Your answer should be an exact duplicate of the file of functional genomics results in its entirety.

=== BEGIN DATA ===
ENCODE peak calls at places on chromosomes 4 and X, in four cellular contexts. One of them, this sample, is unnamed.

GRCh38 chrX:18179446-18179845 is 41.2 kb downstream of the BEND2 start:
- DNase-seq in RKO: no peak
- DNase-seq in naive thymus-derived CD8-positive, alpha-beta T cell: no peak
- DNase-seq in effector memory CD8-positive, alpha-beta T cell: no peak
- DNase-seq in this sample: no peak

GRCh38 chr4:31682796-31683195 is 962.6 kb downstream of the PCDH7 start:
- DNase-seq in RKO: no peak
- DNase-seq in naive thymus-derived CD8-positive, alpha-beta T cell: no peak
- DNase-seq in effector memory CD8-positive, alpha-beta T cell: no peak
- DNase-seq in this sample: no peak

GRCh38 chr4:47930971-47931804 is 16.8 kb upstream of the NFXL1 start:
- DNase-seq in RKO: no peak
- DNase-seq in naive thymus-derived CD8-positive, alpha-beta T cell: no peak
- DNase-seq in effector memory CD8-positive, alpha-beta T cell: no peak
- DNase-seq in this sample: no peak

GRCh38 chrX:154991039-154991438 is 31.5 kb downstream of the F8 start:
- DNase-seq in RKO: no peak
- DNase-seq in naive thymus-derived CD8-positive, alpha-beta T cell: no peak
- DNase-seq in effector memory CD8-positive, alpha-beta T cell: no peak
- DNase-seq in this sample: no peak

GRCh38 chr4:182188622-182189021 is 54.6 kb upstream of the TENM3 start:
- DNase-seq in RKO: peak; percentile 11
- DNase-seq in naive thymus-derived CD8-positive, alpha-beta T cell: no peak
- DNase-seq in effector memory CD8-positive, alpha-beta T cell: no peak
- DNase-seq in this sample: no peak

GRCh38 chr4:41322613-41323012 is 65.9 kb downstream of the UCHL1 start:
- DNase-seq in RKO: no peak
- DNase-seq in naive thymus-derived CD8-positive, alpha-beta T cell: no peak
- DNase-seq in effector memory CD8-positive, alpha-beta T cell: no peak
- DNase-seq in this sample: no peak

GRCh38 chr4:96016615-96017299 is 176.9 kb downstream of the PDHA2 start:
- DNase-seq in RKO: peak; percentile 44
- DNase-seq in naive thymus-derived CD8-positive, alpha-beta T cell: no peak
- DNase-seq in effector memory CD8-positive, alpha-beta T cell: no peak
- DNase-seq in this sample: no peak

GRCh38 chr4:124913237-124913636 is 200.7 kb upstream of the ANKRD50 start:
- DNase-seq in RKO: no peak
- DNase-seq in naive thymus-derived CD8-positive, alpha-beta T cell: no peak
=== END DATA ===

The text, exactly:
ENCODE peak calls at places on chromosomes 4 and X, in four cellular contexts. One of them, this sample, is unnamed.

GRCh38 chrX:18179446-18179845 is 41.2 kb downstream of the BEND2 start:
- DNase-seq in RKO: no peak
- DNase-seq in naive thymus-derived CD8-positive, alpha-beta T cell: no peak
- DNase-seq in effector memory CD8-positive, alpha-beta T cell: no peak
- DNase-seq in this sample: no peak

GRCh38 chr4:31682796-31683195 is 962.6 kb downstream of the PCDH7 start:
- DNase-seq in RKO: no peak
- DNase-seq in naive thymus-derived CD8-positive, alpha-beta T cell: no peak
- DNase-seq in effector memory CD8-positive, alpha-beta T cell: no peak
- DNase-seq in this sample: no peak

GRCh38 chr4:47930971-47931804 is 16.8 kb upstream of the NFXL1 start:
- DNase-seq in RKO: no peak
- DNase-seq in naive thymus-derived CD8-positive, alpha-beta T cell: no peak
- DNase-seq in effector memory CD8-positive, alpha-beta T cell: no peak
- DNase-seq in this sample: no peak

GRCh38 chrX:154991039-154991438 is 31.5 kb downstream of the F8 start:
- DNase-seq in RKO: no peak
- DNase-seq in naive thymus-derived CD8-positive, alpha-beta T cell: no peak
- DNase-seq in effector memory CD8-positive, alpha-beta T cell: no peak
- DNase-seq in this sample: no peak

GRCh38 chr4:182188622-182189021 is 54.6 kb upstream of the TENM3 start:
- DNase-seq in RKO: peak; percentile 11
- DNase-seq in naive thymus-derived CD8-positive, alpha-beta T cell: no peak
- DNase-seq in effector memory CD8-positive, alpha-beta T cell: no peak
- DNase-seq in this sample: no peak

GRCh38 chr4:41322613-41323012 is 65.9 kb downstream of the UCHL1 start:
- DNase-seq in RKO: no peak
- DNase-seq in naive thymus-derived CD8-positive, alpha-beta T cell: no peak
- DNase-seq in effector memory CD8-positive, alpha-beta T cell: no peak
- DNase-seq in this sample: no peak

GRCh38 chr4:96016615-96017299 is 176.9 kb downstream of the PDHA2 start:
- DNase-seq in RKO: peak; percentile 44
- DNase-seq in naive thymus-derived CD8-positive, alpha-beta T cell: no peak
- DNase-seq in effector memory CD8-positive, alpha-beta T cell: no peak
- DNase-seq in this sample: no peak

GRCh38 chr4:124913237-124913636 is 200.7 kb upstream of the ANKRD50 start:
- DNase-seq in RKO: no peak
- DNase-seq in naive thymus-derived CD8-positive, alpha-beta T cell: no peak